Sign up for an Apple Music trial.

Might as well join us in watching Frank Ocean build a staircase with music in the background. How come? Did you not read suggestion No. 1? Black people ain’t about to pay y’all any mind this election.

Get a damn good story ready for Thanksgiving dinner.

Do not deprive your black relatives of the sordid details about working with the RNC to get black folks to vote for Trump and other Republicans in 2016. Take all the notes. Don’t skimp on details. It might earn you a spot on the adult table, since I assume that most older black folks will likely not want to sit with a Republican on a holiday.

Read the rest at The Root

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In terms of campaign strategy, the formula for Donald J. Trump’s presidential bid has been quite clear: Take the themes of racism and nativism once popularized by George Wallace, add contemporary references and essentially tell the electorate, “This is the remix. The jeeps pump this new remix.”

From talks of a “big, beautiful wall” to separate white people us from the purported “rapists” known as immigrants from Mexico to his recent plans to put forth an ideological test for Muslim immigrants before entering the United States, the Republican nominee’s ethos has long proved to be, more or less, “Segregation now, segregation tomorrow, segregation forever.”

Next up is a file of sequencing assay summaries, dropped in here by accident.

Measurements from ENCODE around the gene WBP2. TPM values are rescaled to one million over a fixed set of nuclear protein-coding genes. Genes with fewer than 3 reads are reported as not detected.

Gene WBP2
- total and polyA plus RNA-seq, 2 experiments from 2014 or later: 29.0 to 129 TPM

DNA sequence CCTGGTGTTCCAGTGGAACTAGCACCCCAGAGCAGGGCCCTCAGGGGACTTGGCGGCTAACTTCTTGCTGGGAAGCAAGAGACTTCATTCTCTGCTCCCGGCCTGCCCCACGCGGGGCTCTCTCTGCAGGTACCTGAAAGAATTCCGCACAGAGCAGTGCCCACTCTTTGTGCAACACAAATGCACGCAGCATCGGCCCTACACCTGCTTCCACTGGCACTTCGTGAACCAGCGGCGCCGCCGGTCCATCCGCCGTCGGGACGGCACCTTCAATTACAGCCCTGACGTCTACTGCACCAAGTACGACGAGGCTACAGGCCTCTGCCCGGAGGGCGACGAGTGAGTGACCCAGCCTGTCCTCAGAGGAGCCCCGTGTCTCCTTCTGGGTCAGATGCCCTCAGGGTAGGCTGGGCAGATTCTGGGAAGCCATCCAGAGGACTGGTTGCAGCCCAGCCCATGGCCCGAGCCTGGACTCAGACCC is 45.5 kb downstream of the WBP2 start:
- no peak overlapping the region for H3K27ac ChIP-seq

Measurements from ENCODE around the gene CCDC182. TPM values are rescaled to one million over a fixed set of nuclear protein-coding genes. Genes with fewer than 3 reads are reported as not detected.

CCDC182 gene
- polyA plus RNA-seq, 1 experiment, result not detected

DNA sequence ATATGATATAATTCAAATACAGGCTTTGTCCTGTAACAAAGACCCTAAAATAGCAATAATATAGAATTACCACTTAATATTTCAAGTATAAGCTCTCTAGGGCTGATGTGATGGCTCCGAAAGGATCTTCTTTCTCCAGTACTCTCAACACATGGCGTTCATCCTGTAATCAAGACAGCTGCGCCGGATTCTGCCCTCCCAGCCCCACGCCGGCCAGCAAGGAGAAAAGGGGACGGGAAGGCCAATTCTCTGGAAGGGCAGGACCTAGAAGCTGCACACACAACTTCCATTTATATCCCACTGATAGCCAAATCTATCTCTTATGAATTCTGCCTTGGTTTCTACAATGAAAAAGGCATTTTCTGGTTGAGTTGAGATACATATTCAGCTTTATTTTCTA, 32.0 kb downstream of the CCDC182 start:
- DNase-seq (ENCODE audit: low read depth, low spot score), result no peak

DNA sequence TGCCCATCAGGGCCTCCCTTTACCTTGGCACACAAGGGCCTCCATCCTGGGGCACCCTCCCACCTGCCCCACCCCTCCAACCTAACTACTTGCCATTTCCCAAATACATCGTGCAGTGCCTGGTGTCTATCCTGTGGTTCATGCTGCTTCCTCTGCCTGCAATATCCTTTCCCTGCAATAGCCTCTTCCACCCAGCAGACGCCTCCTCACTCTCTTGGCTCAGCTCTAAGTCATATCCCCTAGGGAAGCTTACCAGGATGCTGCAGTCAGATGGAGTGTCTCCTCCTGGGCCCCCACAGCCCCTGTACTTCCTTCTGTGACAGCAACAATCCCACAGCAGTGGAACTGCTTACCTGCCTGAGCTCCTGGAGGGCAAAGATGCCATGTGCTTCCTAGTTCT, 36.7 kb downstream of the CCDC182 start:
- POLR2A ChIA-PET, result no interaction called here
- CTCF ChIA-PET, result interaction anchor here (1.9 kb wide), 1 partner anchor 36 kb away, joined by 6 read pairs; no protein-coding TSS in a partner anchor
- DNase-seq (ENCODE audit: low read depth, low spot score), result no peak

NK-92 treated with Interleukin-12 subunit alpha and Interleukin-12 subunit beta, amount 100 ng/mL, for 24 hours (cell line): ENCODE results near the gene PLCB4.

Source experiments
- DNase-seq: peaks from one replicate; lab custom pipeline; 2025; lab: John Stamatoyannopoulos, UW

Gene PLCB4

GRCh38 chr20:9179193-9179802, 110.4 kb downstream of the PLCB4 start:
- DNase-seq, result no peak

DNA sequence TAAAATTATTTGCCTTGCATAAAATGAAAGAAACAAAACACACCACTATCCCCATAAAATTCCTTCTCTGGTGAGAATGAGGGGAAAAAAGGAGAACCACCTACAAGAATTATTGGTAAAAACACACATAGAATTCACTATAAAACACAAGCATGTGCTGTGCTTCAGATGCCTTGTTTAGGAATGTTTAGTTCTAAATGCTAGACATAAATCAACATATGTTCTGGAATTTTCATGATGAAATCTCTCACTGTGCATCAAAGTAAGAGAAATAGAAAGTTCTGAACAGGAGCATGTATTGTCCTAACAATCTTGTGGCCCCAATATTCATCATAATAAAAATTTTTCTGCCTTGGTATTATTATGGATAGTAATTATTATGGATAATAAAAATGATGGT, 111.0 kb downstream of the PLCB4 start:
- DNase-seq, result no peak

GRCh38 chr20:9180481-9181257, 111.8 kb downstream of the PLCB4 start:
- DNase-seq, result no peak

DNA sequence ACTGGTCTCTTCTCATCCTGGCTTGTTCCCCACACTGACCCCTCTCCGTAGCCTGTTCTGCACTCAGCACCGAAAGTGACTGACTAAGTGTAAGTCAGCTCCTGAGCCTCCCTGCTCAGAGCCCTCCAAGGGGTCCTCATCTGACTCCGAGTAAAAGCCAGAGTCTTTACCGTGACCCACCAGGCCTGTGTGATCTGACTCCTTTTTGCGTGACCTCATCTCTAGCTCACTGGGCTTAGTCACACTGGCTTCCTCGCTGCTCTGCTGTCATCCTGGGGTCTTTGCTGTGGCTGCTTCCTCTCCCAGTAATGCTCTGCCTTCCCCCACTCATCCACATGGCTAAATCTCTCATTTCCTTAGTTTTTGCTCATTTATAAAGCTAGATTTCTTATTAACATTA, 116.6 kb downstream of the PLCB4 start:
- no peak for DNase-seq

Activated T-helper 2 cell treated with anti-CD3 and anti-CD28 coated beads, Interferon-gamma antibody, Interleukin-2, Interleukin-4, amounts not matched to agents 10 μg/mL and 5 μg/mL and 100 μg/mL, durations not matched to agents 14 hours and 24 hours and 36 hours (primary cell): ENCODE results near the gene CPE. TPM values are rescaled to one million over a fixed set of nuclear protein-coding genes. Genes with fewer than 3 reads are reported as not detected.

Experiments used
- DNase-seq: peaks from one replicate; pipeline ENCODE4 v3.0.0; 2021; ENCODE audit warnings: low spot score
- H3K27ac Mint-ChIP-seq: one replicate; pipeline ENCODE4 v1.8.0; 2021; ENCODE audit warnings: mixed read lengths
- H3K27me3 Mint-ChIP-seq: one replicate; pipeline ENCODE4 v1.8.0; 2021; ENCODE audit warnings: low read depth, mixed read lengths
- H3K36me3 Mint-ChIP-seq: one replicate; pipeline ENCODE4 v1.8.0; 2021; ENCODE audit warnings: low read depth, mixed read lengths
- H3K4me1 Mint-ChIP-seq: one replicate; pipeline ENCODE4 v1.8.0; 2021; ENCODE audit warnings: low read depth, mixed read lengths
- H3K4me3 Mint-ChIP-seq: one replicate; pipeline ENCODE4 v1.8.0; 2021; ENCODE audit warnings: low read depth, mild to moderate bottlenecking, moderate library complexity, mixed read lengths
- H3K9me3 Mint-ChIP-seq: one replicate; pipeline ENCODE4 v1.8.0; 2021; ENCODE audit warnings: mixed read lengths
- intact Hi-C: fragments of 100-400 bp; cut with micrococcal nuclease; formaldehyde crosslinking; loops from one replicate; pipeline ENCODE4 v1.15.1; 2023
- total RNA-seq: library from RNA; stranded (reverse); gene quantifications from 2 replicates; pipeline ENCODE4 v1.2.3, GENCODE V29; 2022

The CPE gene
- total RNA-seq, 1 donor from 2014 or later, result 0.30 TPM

Given that this is the party of the “Southern strategy,” it makes sense—no matter how loudly establishment Republicans cry to the contrary. And yet when it comes to categorizing Trump’s supporters, some have continued to be reluctant to declare that they, like Trump, have political interests majorly motivated by bigotry.

The predominant narrative has been that what fuels support among Trump’s claimed core base—white working-class voters—is economic anxiety, not prejudice. There have been other explanations given, too, including this notion that Trump the billionaire is “an image of their aspiration.”